I decided to do my best to disguise this situation with a few new pieces of wood (cut from scraps from the original buffet top). Had I realized this gap was there while I was doing all of the restructuring before placing the marble top, I would have addressed it then in a prettier manner, but I didn't have the foresight to do it at that point. I guess I'll remember for next time.

Once all of the drawers had their hardware mounted, false drawer fronts were in place, and new pieces of wood cut, I had to sand and paint everything to match the body of the vanity.

I had thought ahead on this. When I first painted the vanity I thinned enough paint for the whole project and set it aside. Now I just needed to grab the paint I'd already had mixed and start up my sprayer.

Painting took a long time for these doors and drawers. The walnut is a dark wood that tends to let a lot of orange color bleed through. And the paint sprayer puts on many thin coats of paint with each pass. So this meant I ended up applying about six coats of primer and nine coats of paint over each piece.

It was a serious pain, and one that ended up showing me that I needed a new paint mask...

...but the end result was a very smooth and very even paint application over all pieces. (I know it looks splotchy, but it's just shadows on the doors.)

After allowing the paint to fully cure, I began placing the new hinges on the doors. The new size of hinges helped the screw hole situation so I didn't have to simply reuse all of the old holes. It may sound odd, but this made me very happy. How weird is that?

After wrestling with the hinges and getting everything lined up with no gaps and no rubbing, we had ourselves a finished vanity.

Okay, not 100% finished, I'm still looking for polished nickel keyhole covers, but like 99% finished, which is close enough.

We're both very happy with how it all turned out. It was far more effort than I ever expected it would be, and we ended up needing to make far more extensive alterations than we originally anticipated when first looking at the piece in the antique shop, but we're quite thrilled with the look and function. The one thing that we didn't expect is how well the extra height works. The vanity counter is about 3" taller than the average vanity height, and it just seems to work much better.

Taking a look at the before and after of this project gives me a tremendous sense of pride. Of course, this isn't going to be a perfect looking piece like we picked it up from the showroom floor, but instead a unique and one of a kind repurposed piece of furniture that looks as at home now as it did as a buffet. There are gaps and marks of age, idiosyncrasies and oddities, but it really makes the bathroom feel more like it belongs in our house that's full of exactly the same.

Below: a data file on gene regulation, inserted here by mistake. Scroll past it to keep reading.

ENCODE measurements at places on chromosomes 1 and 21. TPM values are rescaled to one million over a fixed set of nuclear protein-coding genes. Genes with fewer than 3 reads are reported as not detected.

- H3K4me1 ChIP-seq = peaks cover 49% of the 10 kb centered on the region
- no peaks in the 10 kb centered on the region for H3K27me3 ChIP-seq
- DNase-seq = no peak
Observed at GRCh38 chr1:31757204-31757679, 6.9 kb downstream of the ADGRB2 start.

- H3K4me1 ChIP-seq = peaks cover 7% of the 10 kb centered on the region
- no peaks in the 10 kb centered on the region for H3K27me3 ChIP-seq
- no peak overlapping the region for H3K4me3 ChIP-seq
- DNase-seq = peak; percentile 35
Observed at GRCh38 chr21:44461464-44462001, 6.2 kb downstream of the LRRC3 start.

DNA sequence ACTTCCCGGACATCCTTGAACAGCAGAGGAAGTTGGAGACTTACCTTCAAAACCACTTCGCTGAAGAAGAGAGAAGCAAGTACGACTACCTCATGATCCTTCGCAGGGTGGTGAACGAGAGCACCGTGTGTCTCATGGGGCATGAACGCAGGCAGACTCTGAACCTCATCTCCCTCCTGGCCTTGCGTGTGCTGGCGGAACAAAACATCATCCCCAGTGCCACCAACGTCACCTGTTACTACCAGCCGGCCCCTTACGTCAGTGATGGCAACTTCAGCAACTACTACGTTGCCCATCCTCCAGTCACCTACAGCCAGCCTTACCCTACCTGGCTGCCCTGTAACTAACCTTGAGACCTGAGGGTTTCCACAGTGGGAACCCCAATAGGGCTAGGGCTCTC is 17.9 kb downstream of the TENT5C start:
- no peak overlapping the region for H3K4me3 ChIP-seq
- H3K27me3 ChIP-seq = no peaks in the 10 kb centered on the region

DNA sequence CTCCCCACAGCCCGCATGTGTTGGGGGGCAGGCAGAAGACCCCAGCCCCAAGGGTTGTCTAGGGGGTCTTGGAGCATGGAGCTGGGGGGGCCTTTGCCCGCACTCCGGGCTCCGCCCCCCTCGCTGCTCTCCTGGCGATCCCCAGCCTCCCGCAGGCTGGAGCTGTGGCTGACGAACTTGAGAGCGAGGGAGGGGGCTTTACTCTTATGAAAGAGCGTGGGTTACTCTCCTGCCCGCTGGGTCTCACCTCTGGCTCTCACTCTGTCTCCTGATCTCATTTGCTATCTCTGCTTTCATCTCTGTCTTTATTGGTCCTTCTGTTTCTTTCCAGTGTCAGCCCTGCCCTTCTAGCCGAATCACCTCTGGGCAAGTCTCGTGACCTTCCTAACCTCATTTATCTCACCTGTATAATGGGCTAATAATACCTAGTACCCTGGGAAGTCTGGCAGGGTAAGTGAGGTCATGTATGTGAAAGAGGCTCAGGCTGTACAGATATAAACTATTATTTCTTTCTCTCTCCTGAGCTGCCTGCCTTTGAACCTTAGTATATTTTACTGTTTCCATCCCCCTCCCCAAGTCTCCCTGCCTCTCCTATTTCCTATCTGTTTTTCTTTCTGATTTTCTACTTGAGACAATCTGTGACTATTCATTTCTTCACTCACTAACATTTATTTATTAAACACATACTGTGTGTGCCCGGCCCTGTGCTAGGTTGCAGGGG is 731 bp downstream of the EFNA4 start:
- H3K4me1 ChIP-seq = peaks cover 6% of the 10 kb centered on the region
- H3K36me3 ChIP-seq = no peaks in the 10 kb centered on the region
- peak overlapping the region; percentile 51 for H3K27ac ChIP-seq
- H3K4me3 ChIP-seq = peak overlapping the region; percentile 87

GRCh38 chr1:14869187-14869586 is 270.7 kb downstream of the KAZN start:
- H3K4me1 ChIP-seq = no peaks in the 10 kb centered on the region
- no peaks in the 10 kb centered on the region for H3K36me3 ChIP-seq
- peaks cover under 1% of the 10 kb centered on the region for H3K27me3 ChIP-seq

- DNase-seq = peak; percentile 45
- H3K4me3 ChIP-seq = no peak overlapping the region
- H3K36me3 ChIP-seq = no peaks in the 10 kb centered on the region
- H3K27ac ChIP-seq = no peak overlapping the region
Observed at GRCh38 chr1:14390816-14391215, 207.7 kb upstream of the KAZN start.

Before

 


After

I don't know if we'll ever try to repurpose something else in the same way again, but it certainly helps me realize that we can absolutely tackle it if we want to try again.

Comments 18

Comments

Justin
3/11/2015 at 11:24 AM

I love this post....

Susan Klett
3/12/2015 at 8:59 PM

Wendy/Alex, We have a question for you. If you are buying fabric for curtains and they talk about the vertical and horizontal repeat, does the horizontal repeat go across the number of yards you buy or from selvage to selvage?
Any ideas? Thanks, Aunt Susan
p.s. Your bathroom is looking great.

heatonmj
3/11/2015 at 12:41 PM

What factored into your decision on the smaller knob size for the doors? I like the glass knobs, but the size change is interesting.

Alex
3/12/2015

There were two sizes of glass knobs available and the larger one just really looked off. The larger one was much bigger than the original knob and looked out of place compared to the rest of the vanity. More than anything it was just the general feel of it when you're using it, though they do look very small in the photo.

Emily
3/11/2015 at 1:25 PM

How long did you let the paint cure? We painted our bathroom and didn't let it cure long enough. We are going to have to repaint.

Alex
3/12/2015

The body of the cabinet has cured for a few months now Alt smile. The doors/drawers we let cure for 24 hours between every 3 coats of finish, and then a final 24 before hardware and mounting.

Nancy
3/11/2015 at 6:40 PM

What type/brand of paint did you use? What color?
Congratulations on a great job?

Alex
3/12/2015

We used Benjamin Moore semi-gloss. It's the same paint we've used on the trim throughout the bathroom and rest of the house. It's a custom color we used that's matched to a Glidden "antique white" color from 12 years ago. It was the only antique white that was more crisp and not creamy/pink.

Maggie
3/11/2015 at 11:52 PM

Looks great! Thanks for the master bath update...is there much left to complete? Looking forward to the final reveal.

Alex
3/12/2015

Still a few things left. We're planning to build two cabinets on either side of the vanity, still need to put a closet door in, and still need to restore the window sash. Maybe another year or two of work Alt wink

3/12/2015 at 6:32 AM

This is an incredible transformation. It certainly sounds like a lot of work, but the attention to detail is apparent. The glass knobs and polished nickel hardware look great against the new white color.

Alex
3/12/2015

Thank you very much!

Laura C
3/12/2015 at 10:12 AM

What a great-looking vanity. Well done.

Ursula Ellis
3/12/2015 at 4:23 PM

Wow! It looks gorgeous and worth every bit of effort. When do we get to see the bathroom in it's entirety--with claw foot tub and all?

threadbndr
3/12/2015 at 4:29 PM

Very pretty! I love the glass knobs.

4/29/2015 at 10:20 AM

What an amazing transformation. You all sure show great determination.

5/5/2015 at 3:25 AM

So basically, what you're saying, is that you're a furniture maker now as well as a house restorer. Alt wink

Mike
7/31/2017 at 11:21 AM

Beautiful! Where did you get the fixtures from?